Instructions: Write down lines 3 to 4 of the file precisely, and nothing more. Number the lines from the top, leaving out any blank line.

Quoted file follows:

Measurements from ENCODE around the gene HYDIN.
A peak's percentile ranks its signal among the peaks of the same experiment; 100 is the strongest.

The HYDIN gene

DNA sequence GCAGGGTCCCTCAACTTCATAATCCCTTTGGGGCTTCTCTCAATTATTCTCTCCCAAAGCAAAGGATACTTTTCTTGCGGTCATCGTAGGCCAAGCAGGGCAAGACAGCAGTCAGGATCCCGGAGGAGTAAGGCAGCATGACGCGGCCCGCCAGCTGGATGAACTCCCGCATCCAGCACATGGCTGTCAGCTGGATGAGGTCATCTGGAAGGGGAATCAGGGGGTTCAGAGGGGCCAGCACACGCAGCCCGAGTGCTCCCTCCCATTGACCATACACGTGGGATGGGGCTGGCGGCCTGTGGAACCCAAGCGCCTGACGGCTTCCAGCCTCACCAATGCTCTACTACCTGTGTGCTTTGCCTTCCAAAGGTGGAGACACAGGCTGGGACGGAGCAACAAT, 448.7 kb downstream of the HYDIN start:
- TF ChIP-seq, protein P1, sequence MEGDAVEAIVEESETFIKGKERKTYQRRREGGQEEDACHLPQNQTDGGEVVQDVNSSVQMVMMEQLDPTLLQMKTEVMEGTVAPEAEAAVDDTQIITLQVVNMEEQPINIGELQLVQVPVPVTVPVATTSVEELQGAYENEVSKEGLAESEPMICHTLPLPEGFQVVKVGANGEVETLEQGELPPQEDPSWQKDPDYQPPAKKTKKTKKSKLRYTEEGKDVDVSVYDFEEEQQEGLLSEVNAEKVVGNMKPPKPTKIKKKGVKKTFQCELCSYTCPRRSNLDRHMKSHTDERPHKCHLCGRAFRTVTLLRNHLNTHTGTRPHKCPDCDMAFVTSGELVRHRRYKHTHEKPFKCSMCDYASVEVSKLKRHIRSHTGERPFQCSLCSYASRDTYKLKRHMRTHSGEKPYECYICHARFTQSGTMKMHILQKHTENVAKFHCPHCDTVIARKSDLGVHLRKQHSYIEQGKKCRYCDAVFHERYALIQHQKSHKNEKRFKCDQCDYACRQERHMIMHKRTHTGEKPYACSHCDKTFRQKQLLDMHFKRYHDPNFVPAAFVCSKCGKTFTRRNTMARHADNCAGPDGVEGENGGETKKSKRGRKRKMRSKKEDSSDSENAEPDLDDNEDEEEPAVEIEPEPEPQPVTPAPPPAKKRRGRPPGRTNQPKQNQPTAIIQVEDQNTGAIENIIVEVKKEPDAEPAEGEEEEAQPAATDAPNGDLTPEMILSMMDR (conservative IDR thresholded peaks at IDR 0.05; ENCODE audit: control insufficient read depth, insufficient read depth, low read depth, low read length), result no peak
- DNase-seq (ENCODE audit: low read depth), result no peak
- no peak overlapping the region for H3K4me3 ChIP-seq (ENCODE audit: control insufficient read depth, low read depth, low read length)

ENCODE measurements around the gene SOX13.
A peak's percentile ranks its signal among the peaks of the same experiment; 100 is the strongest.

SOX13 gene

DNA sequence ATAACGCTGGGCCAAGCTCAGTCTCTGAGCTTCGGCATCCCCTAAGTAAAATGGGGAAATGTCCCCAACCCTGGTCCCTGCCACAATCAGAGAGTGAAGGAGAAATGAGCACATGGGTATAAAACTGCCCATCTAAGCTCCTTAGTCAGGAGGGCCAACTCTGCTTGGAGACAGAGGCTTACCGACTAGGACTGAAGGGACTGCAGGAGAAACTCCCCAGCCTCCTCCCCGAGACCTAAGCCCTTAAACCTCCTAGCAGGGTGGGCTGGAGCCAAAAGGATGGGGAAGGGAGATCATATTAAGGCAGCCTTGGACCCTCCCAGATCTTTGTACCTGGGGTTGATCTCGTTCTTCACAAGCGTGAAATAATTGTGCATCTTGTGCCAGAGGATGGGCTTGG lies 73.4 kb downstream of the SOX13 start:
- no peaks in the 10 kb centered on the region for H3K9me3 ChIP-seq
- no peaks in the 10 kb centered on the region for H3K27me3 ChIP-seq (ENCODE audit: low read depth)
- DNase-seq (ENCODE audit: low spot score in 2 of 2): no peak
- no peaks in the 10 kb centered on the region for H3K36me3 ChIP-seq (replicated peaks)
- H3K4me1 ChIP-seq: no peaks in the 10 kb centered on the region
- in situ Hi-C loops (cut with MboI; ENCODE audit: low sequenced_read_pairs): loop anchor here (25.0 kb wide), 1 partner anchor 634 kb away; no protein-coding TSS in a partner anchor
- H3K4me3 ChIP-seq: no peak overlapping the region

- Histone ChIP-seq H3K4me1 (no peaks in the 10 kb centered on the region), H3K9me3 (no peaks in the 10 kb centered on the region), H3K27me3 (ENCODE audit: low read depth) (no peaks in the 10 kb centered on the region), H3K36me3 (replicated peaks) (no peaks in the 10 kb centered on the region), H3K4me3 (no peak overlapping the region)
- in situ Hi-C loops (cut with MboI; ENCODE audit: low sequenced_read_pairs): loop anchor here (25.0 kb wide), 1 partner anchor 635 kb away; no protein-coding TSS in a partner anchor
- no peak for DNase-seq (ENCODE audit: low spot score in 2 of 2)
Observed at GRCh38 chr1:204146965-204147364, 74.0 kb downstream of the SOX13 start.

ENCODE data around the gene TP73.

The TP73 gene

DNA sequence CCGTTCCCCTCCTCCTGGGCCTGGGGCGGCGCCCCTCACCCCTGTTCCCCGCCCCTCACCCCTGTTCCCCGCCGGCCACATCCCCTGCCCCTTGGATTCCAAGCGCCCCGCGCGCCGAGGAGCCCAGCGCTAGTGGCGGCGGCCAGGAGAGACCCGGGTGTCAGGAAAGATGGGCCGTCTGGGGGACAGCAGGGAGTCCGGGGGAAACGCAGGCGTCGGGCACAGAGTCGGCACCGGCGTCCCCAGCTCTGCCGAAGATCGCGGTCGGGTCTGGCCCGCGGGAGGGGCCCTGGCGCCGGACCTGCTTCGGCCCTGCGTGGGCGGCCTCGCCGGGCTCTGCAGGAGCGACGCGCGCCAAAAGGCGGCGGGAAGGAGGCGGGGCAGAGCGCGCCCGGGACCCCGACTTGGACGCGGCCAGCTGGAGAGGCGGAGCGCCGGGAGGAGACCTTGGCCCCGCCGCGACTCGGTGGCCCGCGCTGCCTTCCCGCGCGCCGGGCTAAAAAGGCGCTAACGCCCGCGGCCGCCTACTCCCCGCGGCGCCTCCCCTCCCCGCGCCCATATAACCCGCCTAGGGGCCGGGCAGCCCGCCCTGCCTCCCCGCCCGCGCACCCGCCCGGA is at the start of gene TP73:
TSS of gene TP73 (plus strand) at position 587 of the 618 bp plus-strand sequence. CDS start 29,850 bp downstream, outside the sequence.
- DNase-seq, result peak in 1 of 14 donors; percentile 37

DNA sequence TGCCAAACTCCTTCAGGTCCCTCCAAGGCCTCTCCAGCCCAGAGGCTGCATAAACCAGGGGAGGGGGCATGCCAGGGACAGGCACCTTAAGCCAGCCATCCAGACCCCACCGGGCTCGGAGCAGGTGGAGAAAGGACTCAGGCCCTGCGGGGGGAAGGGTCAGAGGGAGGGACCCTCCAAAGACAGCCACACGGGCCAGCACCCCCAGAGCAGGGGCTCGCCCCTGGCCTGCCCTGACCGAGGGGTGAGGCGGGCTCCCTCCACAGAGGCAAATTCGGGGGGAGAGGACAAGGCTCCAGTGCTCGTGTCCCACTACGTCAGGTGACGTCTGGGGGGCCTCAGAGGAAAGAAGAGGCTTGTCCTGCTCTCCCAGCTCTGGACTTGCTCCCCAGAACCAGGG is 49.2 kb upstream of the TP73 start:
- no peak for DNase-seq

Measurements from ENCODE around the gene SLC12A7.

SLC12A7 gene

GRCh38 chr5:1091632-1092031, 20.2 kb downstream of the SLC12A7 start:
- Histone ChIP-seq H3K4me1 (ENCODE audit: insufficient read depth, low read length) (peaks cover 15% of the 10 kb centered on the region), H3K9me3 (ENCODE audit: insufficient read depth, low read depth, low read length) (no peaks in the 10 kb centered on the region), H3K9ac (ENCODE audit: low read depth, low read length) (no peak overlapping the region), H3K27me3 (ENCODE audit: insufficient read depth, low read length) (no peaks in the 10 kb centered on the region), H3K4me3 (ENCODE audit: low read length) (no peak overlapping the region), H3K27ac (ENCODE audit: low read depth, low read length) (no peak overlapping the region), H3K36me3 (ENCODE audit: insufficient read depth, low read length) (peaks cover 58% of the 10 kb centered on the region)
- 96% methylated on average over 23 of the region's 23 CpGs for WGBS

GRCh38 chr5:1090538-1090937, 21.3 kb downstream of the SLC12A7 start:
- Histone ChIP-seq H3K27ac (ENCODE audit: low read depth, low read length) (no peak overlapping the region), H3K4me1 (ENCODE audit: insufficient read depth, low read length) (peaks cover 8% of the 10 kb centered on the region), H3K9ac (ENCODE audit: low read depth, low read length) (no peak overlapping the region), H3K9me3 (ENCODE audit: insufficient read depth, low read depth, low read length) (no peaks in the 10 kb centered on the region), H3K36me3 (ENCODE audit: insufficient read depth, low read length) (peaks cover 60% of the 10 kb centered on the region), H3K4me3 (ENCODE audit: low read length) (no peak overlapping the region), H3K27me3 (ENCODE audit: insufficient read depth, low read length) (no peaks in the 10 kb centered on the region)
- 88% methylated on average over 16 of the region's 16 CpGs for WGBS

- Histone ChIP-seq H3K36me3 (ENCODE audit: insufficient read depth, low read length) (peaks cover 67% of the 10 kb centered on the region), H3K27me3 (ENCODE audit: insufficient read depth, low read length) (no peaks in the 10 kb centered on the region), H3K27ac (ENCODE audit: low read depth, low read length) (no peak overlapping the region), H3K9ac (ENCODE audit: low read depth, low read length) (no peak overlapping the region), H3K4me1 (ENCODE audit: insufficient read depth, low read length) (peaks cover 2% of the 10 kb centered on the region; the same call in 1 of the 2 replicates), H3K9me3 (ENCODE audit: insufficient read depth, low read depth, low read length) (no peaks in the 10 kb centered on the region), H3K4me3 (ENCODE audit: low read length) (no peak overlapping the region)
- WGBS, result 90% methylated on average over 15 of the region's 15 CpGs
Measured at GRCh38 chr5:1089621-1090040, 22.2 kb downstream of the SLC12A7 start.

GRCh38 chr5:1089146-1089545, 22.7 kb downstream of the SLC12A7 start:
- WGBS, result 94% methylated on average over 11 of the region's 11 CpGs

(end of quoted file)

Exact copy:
The HYDIN gene

DNA sequence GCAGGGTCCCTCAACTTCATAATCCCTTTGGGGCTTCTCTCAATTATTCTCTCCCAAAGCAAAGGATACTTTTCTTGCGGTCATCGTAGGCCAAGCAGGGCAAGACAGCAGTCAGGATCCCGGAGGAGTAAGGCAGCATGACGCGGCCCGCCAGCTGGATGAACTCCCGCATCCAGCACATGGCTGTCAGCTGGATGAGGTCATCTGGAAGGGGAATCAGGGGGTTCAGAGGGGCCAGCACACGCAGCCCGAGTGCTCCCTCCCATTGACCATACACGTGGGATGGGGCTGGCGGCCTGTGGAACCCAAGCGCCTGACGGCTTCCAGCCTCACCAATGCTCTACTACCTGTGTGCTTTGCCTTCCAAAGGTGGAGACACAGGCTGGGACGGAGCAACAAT, 448.7 kb downstream of the HYDIN start: